February 11, 2014, by Guest blogger
What I love most about my PhD
Rebecca Maryan on research, archives and travel.
Doing a PhD in Medieval History means I get to travel to lots of different libraries and archives all over the UK. I spend a lot of time in Oxford, Cambridge and London, enjoying the excellent wealth of material housed in beautiful surroundings. I’ve also been as far afield as Edinburgh and Exeter, although not in the same week!
Travelling all over the UK is exciting, but the highlight for me is the enjoyment of looking at a wide number of interesting manuscripts. Some of these manuscripts are exceptionally ornate and they all provide a fascinating window into the lives of medieval people. There is nothing like the thrill of finding a new piece of the puzzle that helps me to better understand the past. I like to imagine what life would have been like for the scribe whose handwriting I have been trying to decipher, or the many hundreds of people who must have handled a book over the centuries. Sometimes you can even see their thumbprints pressed into the page.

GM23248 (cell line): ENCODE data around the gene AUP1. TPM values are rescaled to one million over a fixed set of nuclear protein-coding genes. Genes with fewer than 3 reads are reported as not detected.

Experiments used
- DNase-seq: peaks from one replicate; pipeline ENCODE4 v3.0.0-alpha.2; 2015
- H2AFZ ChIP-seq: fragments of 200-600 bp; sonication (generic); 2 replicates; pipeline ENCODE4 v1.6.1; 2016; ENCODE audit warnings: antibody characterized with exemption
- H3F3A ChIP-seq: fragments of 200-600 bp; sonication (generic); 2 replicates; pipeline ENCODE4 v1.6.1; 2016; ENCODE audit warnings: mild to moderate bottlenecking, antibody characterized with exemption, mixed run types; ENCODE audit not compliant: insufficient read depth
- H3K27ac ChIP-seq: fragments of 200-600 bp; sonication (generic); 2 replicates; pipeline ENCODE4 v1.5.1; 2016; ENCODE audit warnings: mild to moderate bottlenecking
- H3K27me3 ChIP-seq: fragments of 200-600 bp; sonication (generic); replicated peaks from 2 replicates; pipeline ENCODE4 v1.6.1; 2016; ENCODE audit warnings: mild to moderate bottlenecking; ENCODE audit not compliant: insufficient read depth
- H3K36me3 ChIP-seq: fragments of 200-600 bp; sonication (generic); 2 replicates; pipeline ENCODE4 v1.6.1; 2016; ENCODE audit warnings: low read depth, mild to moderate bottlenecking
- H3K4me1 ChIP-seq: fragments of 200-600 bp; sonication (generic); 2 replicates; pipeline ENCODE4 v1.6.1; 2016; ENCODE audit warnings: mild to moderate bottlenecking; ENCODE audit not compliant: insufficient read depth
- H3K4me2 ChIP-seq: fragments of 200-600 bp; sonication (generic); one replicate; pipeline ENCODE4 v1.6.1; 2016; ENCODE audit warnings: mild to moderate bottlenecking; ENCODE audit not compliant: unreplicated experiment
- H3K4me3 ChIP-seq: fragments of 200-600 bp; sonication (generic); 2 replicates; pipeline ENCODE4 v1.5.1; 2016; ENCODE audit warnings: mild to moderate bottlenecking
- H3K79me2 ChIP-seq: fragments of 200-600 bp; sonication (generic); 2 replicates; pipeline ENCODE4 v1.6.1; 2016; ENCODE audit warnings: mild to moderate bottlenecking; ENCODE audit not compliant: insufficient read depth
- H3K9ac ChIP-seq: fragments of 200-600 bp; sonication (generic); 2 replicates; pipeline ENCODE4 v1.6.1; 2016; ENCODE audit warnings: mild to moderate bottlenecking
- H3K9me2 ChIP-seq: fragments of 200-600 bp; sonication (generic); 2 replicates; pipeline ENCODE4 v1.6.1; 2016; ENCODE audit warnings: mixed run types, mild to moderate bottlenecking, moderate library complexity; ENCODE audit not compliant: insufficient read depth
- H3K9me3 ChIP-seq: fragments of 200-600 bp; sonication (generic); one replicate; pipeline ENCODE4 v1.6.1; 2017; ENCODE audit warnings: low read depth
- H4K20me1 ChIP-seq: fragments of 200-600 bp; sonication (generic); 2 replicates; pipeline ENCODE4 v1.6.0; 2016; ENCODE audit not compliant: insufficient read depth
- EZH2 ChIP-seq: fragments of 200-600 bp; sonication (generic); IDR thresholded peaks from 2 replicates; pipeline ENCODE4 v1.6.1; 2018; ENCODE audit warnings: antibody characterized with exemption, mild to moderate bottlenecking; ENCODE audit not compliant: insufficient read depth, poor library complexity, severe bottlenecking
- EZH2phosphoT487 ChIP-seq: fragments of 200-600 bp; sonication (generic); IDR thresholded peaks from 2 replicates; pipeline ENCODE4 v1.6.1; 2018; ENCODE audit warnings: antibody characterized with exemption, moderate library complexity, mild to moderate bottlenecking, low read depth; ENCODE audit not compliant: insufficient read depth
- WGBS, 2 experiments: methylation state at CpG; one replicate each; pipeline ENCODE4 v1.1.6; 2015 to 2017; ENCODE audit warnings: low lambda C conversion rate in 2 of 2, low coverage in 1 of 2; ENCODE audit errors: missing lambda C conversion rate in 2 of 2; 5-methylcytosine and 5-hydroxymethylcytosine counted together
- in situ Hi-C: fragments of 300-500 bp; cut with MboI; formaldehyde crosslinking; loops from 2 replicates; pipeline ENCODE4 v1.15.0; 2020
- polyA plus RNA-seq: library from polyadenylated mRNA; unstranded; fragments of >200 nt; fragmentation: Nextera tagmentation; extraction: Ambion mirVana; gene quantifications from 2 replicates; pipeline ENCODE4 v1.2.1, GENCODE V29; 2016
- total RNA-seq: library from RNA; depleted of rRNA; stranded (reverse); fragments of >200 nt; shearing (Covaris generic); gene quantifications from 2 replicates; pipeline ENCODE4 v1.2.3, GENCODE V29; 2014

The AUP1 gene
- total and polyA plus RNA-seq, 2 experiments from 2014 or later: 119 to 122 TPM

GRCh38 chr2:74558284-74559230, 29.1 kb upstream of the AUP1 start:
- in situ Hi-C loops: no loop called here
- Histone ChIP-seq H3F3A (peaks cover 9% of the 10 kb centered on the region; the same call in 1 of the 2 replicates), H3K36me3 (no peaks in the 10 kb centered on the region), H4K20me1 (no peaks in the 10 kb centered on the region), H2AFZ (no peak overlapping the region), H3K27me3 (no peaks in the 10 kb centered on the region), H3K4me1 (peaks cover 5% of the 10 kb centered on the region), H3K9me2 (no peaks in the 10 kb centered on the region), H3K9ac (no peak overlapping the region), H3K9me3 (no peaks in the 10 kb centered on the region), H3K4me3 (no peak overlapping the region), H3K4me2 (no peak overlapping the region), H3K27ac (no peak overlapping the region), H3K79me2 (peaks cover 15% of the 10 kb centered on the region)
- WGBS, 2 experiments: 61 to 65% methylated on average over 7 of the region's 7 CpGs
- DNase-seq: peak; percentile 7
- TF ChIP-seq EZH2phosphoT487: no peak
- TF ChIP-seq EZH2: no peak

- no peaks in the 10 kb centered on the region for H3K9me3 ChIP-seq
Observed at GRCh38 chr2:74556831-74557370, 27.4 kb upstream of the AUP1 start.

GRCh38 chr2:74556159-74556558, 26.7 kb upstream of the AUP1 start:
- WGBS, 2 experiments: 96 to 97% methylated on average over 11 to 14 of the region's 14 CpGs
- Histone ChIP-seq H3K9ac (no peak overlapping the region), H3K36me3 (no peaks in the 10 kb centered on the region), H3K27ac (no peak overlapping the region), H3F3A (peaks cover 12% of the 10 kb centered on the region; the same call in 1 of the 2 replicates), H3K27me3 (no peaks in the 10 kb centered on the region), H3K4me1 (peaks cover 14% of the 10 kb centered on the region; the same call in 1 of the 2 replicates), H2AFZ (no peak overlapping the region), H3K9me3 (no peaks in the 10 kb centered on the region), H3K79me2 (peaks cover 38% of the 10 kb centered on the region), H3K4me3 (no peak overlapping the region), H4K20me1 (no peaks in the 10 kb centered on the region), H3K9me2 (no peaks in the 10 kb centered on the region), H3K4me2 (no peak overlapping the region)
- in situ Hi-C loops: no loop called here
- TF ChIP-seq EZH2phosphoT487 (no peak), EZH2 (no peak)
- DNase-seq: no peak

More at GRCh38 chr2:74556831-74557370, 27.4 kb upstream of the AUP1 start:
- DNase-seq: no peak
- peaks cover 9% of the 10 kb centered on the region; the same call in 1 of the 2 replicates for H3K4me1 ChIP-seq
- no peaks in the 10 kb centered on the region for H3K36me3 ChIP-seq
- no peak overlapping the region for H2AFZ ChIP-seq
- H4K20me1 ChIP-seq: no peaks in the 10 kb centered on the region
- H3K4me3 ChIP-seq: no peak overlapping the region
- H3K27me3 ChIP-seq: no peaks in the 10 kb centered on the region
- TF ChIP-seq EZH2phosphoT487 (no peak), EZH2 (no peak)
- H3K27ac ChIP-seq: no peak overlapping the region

Frequent travel to other universities provides many opportunities for networking. I am able to draw on a wide knowledge base by meeting some of the experts in my field, benefitting from their experience and the feedback they can offer on my research. As my research is very interdisciplinary, it is helpful to have this network of academics who work in different areas, from English literature to the history of medicine. Attending conferences is also a great way of meeting other academics and expanding the horizons of my own research. Some conferences I have attended have been very specific, such as the Colloquium held by the London Medieval Society on ‘Who Read What in the Middle Ages?’, which I attended last year. However, I have also been to interdisciplinary conferences that cover a broader range of approaches, which is very valuable for the purposes of my research. I recently attended the Oxford Blood Conference at the University of Oxford, which looked at medieval and early modern ideas about blood from the perspectives of English Literature, Medicine, and Art. At the other end of the scale, I am presenting a paper at the Leeds International Medieval Conference taking place this July, which is the largest international medieval conference in the UK. I have also undertaken opportunities to get involved with conferences and workshops at the University of Nottingham, such as the Institute for Medieval Research’s ‘IMR@25’ event last summer.
Studying for a PhD is a varied and greatly rewarding experience. It can be hard work, but also hugely enjoyable, with no two days the same. I am grateful to be able to continue studying what I love at The University of Nottingham.
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